In wanting to treat the environment (“The Other”) as we would like to be treated, many schools of Buddhism encourage and even require practitioners to follow a vegan or vegetarian diet. If we see other conscious beings just as intimately a part of the earth as ourselves, then their suffering is just as much the earth’s as it is our own. Thus we may want to shape our lifestyle in a way that reduces the suffering we cause to the other sentient life on our planet. Many people who practice a diet and lifestyle that seeks to reduce the suffering caused in the world find themselves a greater connection to the earth and open themselves to the bounty, variety and diversity that the natural world provides.
When considering climate change from a Buddhist perspective, I think that diet may be one of the most important aspects as it addresses our personal relationship with the earth in the most primal aspects. By being aware of what we consume and the intention behind the way we consume, we can begin to view ourselves as being part of a collective far greater than ourselves. Maintaining awareness of how our moment to moment decisions can have far-reaching and rippling effects throughout all of reality and this one earth that we all share.
The implications of practicing empathy will hopefully extend far beyond just choosing a wholesome diet to include treating fellow humans as equals and learning to live in a place of peace and equanimity, but consciously choosing the way we consume our reality can be a powerful first step in getting there.
Another related idea that I think can give an interesting perspective on global issues and is present in all schools of Buddhism is the doctrine of non-self or “anatta.” One way to understand the doctrine of non-self is by considering our individual bodies which are made of multiple organs, bones, tissues, fluids, electrical signals, systems and processes. When we look at each of these parts separately (kidney, fibia, blood, etc…) it is nearly impossible to see a cohesive living being. Yet, when we view them all together we refer to it as a cohesive living being—a person, and no longer consider the individual existence of each of the divisible parts. The parts become indivisible.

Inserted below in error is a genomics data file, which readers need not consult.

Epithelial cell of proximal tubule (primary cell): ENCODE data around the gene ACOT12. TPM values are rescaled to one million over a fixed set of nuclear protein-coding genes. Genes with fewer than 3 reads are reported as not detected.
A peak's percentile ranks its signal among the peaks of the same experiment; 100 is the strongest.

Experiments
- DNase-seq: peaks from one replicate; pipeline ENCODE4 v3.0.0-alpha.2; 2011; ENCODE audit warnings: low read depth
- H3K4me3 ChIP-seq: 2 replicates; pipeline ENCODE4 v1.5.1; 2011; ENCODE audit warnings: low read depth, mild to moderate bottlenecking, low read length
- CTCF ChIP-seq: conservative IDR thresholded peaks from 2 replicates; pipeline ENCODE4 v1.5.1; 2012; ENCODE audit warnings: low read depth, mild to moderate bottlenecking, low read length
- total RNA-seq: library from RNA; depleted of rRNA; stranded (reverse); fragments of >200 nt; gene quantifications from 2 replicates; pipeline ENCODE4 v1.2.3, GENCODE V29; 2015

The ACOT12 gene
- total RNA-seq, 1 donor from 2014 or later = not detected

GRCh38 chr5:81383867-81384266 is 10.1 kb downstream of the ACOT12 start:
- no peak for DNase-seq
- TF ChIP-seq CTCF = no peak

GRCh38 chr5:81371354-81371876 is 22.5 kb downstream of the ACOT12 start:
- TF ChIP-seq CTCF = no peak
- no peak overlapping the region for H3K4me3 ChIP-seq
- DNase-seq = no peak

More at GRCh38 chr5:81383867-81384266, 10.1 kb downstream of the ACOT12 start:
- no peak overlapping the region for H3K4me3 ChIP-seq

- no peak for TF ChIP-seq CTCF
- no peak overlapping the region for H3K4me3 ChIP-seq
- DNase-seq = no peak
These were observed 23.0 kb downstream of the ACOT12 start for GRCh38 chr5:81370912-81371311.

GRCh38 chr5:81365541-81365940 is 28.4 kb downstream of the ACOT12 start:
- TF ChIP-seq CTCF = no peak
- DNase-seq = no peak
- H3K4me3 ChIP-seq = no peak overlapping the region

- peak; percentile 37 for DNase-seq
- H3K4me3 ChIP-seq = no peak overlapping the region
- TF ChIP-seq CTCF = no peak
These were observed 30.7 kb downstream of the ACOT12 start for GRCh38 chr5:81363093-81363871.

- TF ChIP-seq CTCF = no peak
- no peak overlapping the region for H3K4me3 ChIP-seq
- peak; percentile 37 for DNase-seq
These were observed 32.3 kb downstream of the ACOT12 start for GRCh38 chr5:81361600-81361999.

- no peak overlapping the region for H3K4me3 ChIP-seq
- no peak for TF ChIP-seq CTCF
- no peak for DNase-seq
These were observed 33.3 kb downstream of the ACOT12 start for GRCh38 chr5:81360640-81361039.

The Buddha argued that “the self” as we perceive it, (the “I” reading these words) is of this same nature: a cohesion of divisible parts that when perceived together seem indivisible and give the sensation of an inherent and independent self.
As we learned from contemplating the concept of non-duality, there is nothing separate in reality—everything is connected. When we consider this in relation to the doctrine of non-self we can begin to imagine a world in which everything exist cohesively within larger and larger manifestations of self. Just as our selves are the culmination of all physical and non-physical processes that are within us and have shaped us, the earth is a culmination of all those parts and processes that are within it. From these contemplations we may find that we are part of a cohesive self far bigger than our individual bodies, and may decide to start acting with a dedication to that higher being (Buddha/Gaia/Life/God/Universe/etc.).
Just like we hope that the organs within our own bodies work with a singular dedication to our collective well-being.
Noah Harrell is a writer for ProteinPromo and a recent graduate from Ohio University With BA in English with a concentration in creative writing and a minor in World Religions. Being raised as a Unitarian Universalist, he has practiced and studied Buddhism for most of his adult life.
Editor: Dana Gornall